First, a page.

A BILL making it legal for gay couples to marry has passed its first reading in the New Zealand Parliament.
Two-thirds of MPs voted in favour of the Marriage (Definition of Marriage) Amendment Bill – meaning 80 backed the bill and 40 opposed it.
Labour MP Louisa Wall, the sponsor of the bill, said she was proud to have brought the issue to Parliament.
It seeks to define marriage between two people, regardless of their sex, sexual orientation of gender identity.
If the bill passed, it would not oblige a minister or celebrant to conduct the ceremony.
“That is the situation now, and nothing will change. And because we have freedom of religion in New Zealand no religious body is bound to marry a couple if that marriage is at odds with their religion’s belief,” APNZ reported her as saying.
“The bill has attracted passionate reactions from a number of quarters and the result of that passion had seen statements that reflect a diversity of opinions across our society.
“This ability to engage and to make a statement and to have a say about this issue is fundamental and I want to highlight that this is an important aspect of the modern democratic society,’ she said.
There has been opposition to the bill, with a petition signed by 50,000 people being delivered to Parliament this week.
Labour’s Su’a William Sio was the first MP to raise opposition in Parliament, on behalf of his constituents in Mangere.
“It is an electorate that is close to my heart, they put me here by giving me their confidence – I am privileged with the stewardship that I have been given by the community.”
“This is a matter that is very sensitive for members of my constituency – within the Pacific and faith community even within my own family,” he said.
“Many in the community want Parliament to focus on the more weighty matters of putting food on the table and paying the bills.”
He said he advocated on the issues that his electorate saw as important.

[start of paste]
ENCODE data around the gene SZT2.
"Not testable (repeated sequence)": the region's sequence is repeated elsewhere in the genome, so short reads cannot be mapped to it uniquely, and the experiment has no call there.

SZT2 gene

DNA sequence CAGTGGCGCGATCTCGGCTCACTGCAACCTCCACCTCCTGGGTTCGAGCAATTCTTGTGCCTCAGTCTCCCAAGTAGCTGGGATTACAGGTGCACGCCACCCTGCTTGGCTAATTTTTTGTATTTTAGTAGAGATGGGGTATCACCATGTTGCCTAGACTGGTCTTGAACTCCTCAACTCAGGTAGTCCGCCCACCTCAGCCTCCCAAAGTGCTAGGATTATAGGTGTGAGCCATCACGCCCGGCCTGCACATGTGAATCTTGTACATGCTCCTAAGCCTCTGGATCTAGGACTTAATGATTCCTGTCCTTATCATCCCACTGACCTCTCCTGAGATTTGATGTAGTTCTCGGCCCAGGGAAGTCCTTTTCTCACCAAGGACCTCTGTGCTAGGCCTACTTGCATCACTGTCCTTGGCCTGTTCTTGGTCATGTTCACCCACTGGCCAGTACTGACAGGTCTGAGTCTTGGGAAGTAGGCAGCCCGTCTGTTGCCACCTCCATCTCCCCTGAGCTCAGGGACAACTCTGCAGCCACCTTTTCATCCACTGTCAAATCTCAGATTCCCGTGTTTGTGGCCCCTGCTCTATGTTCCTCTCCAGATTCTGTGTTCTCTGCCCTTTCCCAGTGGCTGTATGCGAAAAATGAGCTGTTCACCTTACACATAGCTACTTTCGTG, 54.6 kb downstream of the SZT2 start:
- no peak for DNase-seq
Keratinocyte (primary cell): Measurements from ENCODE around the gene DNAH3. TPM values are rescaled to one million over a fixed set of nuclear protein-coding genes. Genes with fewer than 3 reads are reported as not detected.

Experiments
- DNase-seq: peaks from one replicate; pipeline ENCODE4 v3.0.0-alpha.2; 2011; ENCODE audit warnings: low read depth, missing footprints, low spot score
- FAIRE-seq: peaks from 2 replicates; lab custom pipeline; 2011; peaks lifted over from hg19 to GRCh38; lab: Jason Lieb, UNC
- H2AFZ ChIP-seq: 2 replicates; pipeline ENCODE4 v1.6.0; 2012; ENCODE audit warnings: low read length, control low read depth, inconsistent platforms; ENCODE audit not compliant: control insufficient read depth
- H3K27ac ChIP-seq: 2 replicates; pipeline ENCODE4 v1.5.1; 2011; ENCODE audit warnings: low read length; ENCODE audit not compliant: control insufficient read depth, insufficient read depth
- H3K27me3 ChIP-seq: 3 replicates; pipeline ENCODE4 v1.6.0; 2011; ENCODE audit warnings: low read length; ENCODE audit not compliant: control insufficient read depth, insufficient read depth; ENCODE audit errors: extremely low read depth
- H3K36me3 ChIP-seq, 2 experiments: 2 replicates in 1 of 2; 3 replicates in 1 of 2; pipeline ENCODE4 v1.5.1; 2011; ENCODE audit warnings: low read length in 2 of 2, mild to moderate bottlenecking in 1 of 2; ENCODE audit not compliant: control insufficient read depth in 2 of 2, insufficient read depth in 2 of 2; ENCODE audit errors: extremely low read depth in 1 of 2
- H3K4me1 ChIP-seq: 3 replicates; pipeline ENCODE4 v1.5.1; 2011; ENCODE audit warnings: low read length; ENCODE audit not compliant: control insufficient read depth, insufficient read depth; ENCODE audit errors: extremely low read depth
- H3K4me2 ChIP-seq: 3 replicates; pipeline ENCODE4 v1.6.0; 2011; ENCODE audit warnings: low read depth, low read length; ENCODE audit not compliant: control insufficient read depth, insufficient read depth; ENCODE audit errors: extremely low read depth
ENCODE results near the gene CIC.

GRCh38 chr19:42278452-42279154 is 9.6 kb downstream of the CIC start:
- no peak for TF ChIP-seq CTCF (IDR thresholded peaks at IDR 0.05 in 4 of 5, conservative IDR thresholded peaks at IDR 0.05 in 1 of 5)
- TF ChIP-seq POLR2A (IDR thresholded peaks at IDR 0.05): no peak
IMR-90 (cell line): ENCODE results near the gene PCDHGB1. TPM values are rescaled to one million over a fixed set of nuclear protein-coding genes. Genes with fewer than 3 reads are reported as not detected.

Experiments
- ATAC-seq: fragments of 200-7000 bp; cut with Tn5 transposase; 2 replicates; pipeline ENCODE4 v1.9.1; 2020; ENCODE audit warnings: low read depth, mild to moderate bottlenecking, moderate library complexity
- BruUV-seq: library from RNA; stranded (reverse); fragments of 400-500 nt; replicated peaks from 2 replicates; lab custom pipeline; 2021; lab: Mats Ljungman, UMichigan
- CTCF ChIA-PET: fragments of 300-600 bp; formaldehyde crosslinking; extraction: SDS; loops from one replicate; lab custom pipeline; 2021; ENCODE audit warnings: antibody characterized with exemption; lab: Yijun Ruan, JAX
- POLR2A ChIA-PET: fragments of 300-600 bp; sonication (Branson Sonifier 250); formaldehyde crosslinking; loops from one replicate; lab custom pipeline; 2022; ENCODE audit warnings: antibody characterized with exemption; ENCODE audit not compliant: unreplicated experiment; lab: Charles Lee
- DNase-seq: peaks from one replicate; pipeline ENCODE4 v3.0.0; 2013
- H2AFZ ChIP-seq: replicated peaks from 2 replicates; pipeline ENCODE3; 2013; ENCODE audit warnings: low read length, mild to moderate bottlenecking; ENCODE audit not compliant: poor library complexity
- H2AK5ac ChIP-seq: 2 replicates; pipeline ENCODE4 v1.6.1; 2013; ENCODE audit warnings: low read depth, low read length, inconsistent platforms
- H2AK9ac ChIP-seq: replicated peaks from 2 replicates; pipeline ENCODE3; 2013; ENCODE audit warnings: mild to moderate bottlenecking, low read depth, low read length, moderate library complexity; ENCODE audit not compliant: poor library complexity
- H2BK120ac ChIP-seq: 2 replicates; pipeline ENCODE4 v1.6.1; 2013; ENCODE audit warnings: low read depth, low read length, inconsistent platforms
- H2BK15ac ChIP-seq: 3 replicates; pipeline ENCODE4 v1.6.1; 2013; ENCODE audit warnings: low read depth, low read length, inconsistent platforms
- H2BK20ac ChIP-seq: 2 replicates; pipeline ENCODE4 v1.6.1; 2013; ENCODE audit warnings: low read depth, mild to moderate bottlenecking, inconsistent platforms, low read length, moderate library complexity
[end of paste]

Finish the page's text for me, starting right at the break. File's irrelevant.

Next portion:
“They expect me to represent their voice without fear, even if it risked standing alone or being called names that hurt and upset families,” he said.
“I appreciate that I represent a different point of view – one that is contrary to the majority view off this house,” he said.
“I stand in opposition to this bill with a total commitment to defend your right to disagree with me.”
National’s Nikki Kaye congratulated Louisa Wall for her bill.
“We are on the cusp of passing a piece of legislation that will strengthen the rights and freedoms of a significant group of New Zealanders,” she said.
Green MP Kevin Hague said as the law stands today, it marginalised young gay people and made them feel inferior.
Speaker Lockwood Smith had to remind those viewing in the public gallery that they couldn’t applaud or join in during speeches.
Leader of New Zealand First Winston Peters said his party wanted to put the issue to a public referendum.
“This matter is, by definition, one of public morality and if New Zealand is to have a public morality it must be decided by the public, the voters of New Zealand.”
National’s Hunua MP Paul Hutchison said he changed his mind on the bill, having previously publically stated his opposition
“I cannot construct a strong enough intellectual, moral, health or even spiritual argument against it.”
He said all Kiwis should have the right to a civil marriage, and was deeply concerned that gay young people had a suicide rate five to eight times that of hetrosexual adolescents.